US Navy boffins say they have developed a method which could allow aircraft to communicate with submarines using frickin' laser beams.
Dr Ted Jones of the Naval Research Laboratory has developed methods of generating acoustic effects in water by firing laser pulses into it. According to the lab:
Optical properties of water can be manipulated with very intense laser light to act like a focusing lens... In addition, the slightly different colors of the laser can be arranged so that the pulse also compresses in time as it travels through water, further concentrating the light. Controlled underwater compression of optical pulses can be attained.
Apparently the NRL's cunning self-generated water lens and colour time-compression tech allows a laser beam to generate a tailored underwater "explosion of steam" which can emit a sonic pulse at 220 decibels - all without any hardware actually in the water at all. Jones and his fellow maritime boffins think that the laser beam could travel "many hundreds of meters through air" before generating its acoustic effects in the water.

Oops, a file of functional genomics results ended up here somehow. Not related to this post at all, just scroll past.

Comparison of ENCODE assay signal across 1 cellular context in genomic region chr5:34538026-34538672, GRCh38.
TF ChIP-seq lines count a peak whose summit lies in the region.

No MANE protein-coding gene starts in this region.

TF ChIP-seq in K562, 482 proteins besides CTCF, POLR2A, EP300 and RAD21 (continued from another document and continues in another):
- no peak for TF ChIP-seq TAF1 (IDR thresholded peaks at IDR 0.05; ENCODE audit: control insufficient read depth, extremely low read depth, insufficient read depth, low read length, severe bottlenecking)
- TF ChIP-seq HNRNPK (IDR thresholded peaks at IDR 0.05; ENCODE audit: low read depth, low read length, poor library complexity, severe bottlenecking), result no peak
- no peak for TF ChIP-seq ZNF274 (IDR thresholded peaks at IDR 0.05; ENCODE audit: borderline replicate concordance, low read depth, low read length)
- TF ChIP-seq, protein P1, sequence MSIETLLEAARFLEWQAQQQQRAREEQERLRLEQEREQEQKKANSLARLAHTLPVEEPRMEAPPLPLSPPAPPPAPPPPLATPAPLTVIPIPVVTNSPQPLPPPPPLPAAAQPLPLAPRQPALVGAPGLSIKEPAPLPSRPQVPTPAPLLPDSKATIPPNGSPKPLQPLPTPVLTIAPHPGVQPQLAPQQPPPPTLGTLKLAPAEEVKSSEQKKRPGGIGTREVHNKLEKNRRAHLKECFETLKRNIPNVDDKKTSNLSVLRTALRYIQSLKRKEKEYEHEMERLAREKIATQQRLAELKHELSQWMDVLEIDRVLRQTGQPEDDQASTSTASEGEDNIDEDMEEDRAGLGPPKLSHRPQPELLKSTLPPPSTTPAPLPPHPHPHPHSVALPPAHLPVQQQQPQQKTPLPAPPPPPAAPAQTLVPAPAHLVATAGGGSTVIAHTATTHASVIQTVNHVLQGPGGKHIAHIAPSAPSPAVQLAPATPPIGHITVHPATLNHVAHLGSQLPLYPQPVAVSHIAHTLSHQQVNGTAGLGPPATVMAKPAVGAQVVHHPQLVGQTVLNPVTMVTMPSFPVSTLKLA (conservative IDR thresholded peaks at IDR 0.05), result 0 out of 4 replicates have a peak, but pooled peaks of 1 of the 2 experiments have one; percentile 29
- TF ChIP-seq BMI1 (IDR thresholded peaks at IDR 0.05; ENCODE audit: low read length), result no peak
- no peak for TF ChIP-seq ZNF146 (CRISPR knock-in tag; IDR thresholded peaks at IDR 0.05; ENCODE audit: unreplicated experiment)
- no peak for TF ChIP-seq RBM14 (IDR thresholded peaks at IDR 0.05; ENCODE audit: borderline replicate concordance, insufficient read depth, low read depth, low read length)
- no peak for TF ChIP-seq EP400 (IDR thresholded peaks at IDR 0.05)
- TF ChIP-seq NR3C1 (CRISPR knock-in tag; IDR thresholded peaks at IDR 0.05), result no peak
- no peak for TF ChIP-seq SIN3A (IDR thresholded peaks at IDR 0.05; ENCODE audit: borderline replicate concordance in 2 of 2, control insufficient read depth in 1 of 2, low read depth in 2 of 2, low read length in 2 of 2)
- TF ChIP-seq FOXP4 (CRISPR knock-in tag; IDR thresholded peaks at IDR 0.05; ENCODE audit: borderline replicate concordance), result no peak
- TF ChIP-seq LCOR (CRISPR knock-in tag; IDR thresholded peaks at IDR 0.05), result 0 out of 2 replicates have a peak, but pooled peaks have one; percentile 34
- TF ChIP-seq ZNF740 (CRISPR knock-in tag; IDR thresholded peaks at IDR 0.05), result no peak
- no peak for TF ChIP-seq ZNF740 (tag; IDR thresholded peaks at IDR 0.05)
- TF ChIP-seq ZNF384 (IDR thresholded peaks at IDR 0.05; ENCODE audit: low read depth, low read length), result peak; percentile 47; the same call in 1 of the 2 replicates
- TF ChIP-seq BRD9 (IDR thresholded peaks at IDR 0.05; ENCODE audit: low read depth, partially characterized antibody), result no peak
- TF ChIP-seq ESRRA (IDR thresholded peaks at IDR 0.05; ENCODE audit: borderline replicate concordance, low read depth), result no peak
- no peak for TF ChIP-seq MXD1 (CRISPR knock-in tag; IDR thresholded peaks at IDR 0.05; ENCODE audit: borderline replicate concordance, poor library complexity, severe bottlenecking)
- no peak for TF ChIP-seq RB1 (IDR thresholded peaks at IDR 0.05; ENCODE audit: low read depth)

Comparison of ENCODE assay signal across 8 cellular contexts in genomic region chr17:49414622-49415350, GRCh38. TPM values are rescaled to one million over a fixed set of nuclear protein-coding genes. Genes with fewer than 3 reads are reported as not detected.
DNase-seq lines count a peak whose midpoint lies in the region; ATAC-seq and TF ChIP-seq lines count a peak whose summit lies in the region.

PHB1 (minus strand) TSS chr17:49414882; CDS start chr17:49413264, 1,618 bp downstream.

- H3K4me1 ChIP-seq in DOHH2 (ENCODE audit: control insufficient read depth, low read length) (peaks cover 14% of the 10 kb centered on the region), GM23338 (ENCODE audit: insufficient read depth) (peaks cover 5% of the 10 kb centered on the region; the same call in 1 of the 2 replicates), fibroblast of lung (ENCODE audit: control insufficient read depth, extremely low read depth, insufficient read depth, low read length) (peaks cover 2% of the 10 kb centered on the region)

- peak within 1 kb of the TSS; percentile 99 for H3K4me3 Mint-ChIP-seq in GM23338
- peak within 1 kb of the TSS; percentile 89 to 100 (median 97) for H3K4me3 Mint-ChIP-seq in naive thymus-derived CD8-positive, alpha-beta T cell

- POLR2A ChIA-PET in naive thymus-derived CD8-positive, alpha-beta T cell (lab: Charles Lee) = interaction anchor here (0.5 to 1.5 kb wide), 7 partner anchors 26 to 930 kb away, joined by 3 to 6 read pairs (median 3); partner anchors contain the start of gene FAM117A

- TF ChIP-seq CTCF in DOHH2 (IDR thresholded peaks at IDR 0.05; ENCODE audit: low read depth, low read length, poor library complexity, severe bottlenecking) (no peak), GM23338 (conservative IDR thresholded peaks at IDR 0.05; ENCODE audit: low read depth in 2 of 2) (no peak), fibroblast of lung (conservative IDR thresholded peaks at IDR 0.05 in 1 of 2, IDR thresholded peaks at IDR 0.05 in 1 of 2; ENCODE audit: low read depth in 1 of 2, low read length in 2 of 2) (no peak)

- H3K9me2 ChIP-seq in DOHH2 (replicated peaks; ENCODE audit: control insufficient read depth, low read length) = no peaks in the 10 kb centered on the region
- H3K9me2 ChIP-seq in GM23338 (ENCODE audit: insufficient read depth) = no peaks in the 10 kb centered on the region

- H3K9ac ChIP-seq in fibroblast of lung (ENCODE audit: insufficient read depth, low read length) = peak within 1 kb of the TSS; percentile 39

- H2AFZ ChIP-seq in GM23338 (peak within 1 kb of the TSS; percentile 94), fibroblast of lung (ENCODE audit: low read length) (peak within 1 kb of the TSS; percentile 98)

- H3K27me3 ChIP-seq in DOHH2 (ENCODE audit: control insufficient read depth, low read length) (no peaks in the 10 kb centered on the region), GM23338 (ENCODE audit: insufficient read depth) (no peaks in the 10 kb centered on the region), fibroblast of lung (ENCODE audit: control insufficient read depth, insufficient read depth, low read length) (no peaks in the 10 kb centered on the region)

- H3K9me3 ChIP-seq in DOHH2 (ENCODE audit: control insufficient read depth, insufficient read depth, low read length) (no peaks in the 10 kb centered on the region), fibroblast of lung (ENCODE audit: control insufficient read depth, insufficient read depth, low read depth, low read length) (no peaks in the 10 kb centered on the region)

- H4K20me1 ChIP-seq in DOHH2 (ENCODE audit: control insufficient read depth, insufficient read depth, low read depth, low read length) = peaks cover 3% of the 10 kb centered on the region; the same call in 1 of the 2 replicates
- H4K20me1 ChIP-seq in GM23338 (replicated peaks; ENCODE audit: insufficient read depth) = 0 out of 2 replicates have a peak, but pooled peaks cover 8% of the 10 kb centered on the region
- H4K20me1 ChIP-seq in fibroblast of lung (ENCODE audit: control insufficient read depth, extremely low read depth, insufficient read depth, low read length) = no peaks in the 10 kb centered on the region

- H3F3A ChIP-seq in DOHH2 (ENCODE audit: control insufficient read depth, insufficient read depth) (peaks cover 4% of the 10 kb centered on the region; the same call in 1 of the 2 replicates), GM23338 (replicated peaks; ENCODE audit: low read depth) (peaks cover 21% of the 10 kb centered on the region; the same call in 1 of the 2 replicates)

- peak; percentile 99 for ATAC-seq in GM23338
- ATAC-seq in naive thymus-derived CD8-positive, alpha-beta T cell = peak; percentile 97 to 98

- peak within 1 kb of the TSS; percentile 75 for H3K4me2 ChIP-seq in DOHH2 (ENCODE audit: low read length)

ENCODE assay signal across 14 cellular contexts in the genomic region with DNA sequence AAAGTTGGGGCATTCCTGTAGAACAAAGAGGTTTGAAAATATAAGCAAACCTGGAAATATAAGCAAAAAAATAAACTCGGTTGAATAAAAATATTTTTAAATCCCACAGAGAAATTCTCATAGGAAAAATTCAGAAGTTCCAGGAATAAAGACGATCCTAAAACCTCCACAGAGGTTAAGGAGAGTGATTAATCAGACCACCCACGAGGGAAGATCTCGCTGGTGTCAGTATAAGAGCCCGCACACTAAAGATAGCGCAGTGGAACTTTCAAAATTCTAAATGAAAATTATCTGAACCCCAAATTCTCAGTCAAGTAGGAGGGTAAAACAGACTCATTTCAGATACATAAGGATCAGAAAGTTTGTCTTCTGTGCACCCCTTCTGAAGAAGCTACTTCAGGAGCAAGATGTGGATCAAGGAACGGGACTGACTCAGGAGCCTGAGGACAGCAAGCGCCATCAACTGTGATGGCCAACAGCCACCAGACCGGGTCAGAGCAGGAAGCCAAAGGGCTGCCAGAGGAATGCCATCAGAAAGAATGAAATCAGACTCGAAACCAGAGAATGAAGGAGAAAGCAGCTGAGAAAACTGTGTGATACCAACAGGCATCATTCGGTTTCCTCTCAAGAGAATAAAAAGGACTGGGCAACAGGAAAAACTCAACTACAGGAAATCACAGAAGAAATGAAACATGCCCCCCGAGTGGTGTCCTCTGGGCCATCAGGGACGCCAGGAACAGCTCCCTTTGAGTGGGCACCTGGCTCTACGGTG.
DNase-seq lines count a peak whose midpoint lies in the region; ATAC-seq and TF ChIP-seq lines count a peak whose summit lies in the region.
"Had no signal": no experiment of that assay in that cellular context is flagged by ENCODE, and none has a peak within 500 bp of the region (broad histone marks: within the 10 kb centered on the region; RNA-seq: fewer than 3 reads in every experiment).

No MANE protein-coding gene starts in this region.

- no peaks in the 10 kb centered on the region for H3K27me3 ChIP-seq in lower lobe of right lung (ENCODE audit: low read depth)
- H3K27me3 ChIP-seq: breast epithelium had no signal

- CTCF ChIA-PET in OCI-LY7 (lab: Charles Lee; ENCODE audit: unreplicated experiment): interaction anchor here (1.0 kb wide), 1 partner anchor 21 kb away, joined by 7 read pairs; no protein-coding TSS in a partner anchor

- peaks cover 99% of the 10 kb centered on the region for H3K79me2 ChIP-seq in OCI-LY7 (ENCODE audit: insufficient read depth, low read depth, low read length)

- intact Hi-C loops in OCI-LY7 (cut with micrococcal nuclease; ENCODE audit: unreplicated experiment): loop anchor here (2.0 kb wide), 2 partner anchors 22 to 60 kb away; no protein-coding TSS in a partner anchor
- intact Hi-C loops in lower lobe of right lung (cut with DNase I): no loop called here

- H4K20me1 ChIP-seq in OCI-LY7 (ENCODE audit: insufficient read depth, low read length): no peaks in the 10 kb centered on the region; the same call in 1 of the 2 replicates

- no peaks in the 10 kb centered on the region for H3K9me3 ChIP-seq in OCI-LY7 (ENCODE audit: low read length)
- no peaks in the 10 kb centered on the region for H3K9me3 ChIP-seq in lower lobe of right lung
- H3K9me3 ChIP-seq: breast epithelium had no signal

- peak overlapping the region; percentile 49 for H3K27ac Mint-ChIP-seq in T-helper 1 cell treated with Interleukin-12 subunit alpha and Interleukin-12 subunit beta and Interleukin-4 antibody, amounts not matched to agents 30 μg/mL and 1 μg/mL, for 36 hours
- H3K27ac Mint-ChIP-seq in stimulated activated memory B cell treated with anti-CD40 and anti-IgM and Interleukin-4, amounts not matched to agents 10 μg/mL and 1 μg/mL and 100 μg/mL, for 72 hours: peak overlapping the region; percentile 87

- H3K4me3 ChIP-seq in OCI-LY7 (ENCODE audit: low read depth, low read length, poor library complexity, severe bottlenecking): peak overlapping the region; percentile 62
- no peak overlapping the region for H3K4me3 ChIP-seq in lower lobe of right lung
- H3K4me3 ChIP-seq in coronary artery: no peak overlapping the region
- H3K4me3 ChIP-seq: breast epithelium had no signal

This would allow a aircraft high above the sea to fire a laser downwards, generating sound pulses which could be received by underwater telephone gear aboard a submerged submarine. At present, communication with subs at depth generally requires the use of a floating buoy*.
Another possible application would be the generation of sonar pulses without the need to put active equipment into the water. Receivers would still need to be put into the sea to pick up the echoes - either lowered from a hovering helicopter or in dropped buoys - but such kit would be less complex and expensive than present-day gear which contains an emitter as well. It would also be harder for hostile sub commanders to locate their enemies.
According to the NRL, the new laser acoustics could also enhance the effectiveness of underwater active sonar. ®
*There is the option of very low-frequency radio sent from a large shore station, but this requires the sub to come fairly shallow and stream an antenna.